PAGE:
Storymoja

Celebrating East African Writing!

Tell… Or Not To Tell by Wendy Kasera

Once, while traveling to campus from Nairobi I sat next to a charismatic woman with whom I struck an instant rapport. She was thirty but looked twenty-two. I guess that’s why I could easily converse with her.

In our six-hour drive we shared a box of chocolate, sips of apple juice (now you know why she looked so fabulous) and significant personal confidences- you know the sort that in retrospect make you want to offer money in return for silence?

Perhaps, it was the combination of boredom, tiredness and the fact that we were two strangers who were maybe not going meet again. I was a student studying Information Sciences, and she was a doctor. I, honestly, am not fond of doctors. Hospitals scare me stiff.

But enthralled with each other’s “understanding” and feeling lighter with each unburdening, we talked through the rough dusty road, through the beautiful green Burnt Forest and in-between naps all the way to Eldoret.

Our eventual parting was intensely emotional and we pledged to see each other shortly thereafter, “but not anywhere near a hospital” I suggested.

However, after a week, I started feeling uneasy. It was almost as if, having gotten so much off my chest, I was literally physically empty. I think I actually started to miss my secrets, fears and insecurities. I had divulged so openly to a woman almost ten years older than I was. By the end of the week, the niggle in the back of my mind had become fully-fledged embarrassment and horror.

When I eventually summoned the guts to awkwardly call off our reunion, with some stupid excuse like cats, somehow I wasn’t too surprised by the relief I heard in her voice on the other end of the phone. I have always felt confession is a bit like a club- all open and out there with the ingredients quite easy to identify, but really quite messy to handle.

W e conceal aspects of ourselves that we think invite rejection, but ironically, the very act of secrecy makes us inaccessible to love. We think we are hiding our secrets, but really our secrets are hiding us. Perhaps our secrets struggle to be revealed because they know that confession can perform a miracle. It can make dark secrets bright. It can turn our mistakes or tragedies into beacons of hope for others.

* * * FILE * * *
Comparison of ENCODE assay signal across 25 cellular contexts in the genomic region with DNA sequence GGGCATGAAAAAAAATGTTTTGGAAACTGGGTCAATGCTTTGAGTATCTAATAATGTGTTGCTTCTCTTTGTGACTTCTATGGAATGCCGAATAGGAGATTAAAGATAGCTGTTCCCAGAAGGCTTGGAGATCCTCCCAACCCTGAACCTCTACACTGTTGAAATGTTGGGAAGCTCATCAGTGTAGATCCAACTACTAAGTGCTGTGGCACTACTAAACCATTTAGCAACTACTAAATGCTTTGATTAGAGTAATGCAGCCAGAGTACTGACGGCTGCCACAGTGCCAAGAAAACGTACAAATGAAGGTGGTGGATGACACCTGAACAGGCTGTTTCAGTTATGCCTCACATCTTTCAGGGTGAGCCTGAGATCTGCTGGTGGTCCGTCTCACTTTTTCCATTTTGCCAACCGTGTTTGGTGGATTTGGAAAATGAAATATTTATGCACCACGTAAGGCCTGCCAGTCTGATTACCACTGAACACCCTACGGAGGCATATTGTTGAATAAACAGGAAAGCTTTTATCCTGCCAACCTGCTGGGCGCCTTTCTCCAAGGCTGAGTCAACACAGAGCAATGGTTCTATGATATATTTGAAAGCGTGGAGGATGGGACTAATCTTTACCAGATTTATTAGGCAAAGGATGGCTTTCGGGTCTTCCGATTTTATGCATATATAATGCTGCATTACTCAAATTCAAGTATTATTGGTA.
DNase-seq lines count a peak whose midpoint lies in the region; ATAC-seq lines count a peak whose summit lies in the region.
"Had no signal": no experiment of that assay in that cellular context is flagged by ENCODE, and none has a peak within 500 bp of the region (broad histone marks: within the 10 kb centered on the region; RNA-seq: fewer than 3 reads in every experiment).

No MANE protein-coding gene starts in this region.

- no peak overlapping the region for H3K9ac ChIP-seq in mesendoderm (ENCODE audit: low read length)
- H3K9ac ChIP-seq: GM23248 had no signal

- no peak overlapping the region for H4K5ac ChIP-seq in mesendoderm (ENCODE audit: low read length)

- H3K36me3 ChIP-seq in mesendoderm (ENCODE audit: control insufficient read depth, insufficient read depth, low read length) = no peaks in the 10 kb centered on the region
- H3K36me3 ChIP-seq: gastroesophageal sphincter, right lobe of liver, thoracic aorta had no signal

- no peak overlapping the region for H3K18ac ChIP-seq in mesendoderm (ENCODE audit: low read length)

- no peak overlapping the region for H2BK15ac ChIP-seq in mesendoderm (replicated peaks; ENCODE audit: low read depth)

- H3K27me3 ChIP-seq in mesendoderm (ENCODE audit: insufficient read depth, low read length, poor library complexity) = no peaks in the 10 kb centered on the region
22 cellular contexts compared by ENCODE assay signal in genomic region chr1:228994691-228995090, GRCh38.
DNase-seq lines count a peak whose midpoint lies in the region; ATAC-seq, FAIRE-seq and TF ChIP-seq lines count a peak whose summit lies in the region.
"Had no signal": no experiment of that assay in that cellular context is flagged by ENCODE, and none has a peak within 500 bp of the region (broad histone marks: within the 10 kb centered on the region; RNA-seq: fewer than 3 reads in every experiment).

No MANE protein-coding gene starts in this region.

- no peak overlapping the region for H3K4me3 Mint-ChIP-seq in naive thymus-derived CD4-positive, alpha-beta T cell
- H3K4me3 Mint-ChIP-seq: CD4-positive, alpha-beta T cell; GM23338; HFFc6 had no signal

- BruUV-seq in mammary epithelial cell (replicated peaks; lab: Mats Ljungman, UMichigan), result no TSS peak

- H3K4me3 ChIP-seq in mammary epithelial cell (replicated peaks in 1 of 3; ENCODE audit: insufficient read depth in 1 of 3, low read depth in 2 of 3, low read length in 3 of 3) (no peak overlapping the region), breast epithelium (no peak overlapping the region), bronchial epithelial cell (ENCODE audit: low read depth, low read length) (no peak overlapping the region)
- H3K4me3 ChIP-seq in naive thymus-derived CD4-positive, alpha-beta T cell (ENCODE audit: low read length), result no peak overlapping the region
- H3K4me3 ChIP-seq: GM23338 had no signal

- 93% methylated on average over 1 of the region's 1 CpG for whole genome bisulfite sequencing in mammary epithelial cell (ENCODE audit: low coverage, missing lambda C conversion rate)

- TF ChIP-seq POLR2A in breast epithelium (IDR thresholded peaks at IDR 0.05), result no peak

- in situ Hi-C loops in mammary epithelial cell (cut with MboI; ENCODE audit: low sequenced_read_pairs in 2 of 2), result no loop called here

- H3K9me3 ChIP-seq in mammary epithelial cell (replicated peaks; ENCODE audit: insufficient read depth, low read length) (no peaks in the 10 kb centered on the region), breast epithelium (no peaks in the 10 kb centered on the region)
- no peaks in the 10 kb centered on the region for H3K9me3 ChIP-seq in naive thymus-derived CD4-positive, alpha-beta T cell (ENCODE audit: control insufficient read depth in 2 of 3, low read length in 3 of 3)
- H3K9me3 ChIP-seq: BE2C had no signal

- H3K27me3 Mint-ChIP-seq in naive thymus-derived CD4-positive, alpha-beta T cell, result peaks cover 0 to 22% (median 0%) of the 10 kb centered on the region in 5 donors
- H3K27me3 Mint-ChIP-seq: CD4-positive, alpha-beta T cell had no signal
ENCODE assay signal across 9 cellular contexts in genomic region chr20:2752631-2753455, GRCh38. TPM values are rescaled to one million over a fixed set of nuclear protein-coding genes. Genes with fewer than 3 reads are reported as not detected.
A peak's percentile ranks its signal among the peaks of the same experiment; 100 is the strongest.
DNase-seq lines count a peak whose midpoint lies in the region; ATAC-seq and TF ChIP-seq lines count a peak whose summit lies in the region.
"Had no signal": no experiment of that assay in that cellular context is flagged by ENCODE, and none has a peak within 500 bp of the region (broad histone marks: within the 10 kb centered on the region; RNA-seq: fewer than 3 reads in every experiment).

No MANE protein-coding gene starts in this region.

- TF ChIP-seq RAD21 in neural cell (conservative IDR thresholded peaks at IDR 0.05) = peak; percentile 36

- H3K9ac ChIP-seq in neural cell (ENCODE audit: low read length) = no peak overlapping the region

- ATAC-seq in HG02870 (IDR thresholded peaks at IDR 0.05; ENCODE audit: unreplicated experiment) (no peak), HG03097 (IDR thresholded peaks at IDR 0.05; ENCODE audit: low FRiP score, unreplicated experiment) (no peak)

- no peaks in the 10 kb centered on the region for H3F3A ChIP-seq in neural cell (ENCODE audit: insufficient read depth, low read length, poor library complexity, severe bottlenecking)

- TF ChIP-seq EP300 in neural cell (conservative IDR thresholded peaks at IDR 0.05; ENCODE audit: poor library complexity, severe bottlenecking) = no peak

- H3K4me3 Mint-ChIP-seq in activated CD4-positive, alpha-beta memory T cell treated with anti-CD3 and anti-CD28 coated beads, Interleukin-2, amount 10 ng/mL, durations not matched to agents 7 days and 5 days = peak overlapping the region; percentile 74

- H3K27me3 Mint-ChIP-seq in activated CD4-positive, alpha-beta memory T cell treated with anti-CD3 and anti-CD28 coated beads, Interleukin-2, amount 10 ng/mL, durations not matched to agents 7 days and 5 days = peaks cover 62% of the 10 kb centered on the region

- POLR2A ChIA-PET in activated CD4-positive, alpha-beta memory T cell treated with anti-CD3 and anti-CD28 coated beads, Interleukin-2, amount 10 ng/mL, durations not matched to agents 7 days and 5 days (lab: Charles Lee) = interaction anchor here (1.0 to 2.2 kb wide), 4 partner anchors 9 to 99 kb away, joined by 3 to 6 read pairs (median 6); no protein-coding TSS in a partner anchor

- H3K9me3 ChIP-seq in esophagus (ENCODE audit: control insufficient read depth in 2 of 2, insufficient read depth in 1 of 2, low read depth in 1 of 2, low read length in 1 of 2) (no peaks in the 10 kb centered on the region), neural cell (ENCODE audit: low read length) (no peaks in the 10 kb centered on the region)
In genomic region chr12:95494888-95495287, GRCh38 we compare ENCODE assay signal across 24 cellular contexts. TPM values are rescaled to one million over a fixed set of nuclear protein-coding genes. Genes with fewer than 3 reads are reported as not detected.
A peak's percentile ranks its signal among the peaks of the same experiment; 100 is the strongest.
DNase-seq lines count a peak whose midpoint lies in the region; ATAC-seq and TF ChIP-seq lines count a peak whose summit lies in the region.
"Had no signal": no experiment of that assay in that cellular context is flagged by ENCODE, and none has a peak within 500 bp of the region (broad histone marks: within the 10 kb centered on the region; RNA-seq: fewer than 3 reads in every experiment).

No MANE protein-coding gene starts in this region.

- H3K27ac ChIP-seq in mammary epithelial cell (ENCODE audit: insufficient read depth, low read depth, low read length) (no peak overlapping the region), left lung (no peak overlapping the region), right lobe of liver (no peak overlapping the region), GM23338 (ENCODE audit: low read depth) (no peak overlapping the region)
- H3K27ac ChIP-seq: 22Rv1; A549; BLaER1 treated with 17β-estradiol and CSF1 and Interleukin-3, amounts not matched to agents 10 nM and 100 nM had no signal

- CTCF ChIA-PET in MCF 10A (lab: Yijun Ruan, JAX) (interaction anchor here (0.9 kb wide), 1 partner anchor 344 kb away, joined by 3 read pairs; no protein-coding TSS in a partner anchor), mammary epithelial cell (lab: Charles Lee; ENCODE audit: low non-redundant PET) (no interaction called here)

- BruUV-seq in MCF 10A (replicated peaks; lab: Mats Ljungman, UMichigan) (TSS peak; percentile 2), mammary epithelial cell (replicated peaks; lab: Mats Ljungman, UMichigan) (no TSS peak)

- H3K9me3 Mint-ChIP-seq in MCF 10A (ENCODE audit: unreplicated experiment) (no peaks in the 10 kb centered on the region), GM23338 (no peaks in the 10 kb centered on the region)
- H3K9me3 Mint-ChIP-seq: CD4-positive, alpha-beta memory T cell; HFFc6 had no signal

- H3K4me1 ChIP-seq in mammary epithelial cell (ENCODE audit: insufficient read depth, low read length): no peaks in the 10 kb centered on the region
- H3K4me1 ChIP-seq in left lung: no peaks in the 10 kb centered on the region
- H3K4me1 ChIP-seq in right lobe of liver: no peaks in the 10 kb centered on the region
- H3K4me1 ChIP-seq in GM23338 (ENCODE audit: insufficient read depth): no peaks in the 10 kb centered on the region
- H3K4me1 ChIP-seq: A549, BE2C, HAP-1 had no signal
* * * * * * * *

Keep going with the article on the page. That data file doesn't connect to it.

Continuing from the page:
Think about it: when you’re most trapped by secrecy, you do not want the advice of people who have never been touched by evil, despair or confusion. You want someone who has been where you are and made it back alive. And that was exactly why I felt immediate connection with the woman at that time.

What I had experienced was, in effect, an emotional one-night stand. Intimacy is not the same as familiarity. Time is what grows housemates into family, colleagues into friends and one- time acquaintances into your safe inner circle. Anyway, every act of genuine confession, large or small, brightens the world.

© Wendy Kasera 2009

If you would like this piece to be the Story of the Week, please vote below on a scale of 1 to 10, with 1 being weak, and 10 being excellent. The numbers will be tallied on Friday and the story with the highest figure shall be Crowned Story of the Week. Be sure to fill in your name and verifiable email. You can include your critique/comment after the vote.

6 comments on “Tell… Or Not To Tell by Wendy Kasera

  1. Alexander
    June 8, 2009

    Okay. Whatever. I’ll give a 10. If only to encourage. Perceptivity and precision. A good start to recommend yourself.

  2. Sheila
    June 8, 2009

    I give a 9!Love the ending….quite deep!

  3. Raymond Bett
    June 9, 2009

    I would give it a 7. Interesting piece that starts well and ends in a rather impersonal note. Okay I am quite strict so I would say that the last part tells instead of showing.
    Nice work though that keeps one scrolling all the way down.

    Kudos, for an inspiring work.

  4. Alexander
    June 10, 2009

    I agree with Raymond’s second sentence; and this is exactly what I esteem highly about the piece.

  5. ben thuku
    June 17, 2009

    very girly but i totally love it…i give it a 6…

  6. Sharifa
    June 18, 2009

    Si you should have just told us the secrets! LOL! I like the piece. You write well. But why the short story? Will you never meet again?

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